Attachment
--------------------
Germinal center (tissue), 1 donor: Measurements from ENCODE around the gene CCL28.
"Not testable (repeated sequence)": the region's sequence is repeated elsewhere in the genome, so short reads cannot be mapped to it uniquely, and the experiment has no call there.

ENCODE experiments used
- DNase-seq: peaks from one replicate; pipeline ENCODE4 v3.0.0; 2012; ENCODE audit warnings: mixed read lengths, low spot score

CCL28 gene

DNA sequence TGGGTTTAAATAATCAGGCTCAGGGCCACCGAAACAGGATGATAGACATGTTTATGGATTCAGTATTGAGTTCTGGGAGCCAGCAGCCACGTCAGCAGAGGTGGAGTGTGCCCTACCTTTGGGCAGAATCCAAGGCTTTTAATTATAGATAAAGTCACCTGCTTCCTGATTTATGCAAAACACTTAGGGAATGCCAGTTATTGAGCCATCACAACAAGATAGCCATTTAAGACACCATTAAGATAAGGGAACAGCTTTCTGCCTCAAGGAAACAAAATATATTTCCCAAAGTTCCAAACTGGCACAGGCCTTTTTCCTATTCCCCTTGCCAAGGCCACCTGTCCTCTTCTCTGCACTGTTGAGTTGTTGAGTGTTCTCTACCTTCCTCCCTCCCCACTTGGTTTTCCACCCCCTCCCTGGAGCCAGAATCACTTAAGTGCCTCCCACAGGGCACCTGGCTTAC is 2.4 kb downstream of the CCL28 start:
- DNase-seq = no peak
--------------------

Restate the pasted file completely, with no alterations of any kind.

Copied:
Germinal center (tissue), 1 donor: Measurements from ENCODE around the gene CCL28.
"Not testable (repeated sequence)": the region's sequence is repeated elsewhere in the genome, so short reads cannot be mapped to it uniquely, and the experiment has no call there.

ENCODE experiments used
- DNase-seq: peaks from one replicate; pipeline ENCODE4 v3.0.0; 2012; ENCODE audit warnings: mixed read lengths, low spot score

CCL28 gene

DNA sequence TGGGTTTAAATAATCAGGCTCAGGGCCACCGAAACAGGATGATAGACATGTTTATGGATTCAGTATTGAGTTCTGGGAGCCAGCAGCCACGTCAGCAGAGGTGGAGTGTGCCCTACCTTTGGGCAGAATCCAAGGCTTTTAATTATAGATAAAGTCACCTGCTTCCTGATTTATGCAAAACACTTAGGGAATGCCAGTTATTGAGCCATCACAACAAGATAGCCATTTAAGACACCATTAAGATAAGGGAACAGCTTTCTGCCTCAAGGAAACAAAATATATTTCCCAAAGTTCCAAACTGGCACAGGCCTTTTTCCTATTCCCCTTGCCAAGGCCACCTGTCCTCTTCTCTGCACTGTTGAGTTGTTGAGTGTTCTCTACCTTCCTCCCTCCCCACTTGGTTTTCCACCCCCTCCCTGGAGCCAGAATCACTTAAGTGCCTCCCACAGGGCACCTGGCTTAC is 2.4 kb downstream of the CCL28 start:
- DNase-seq = no peak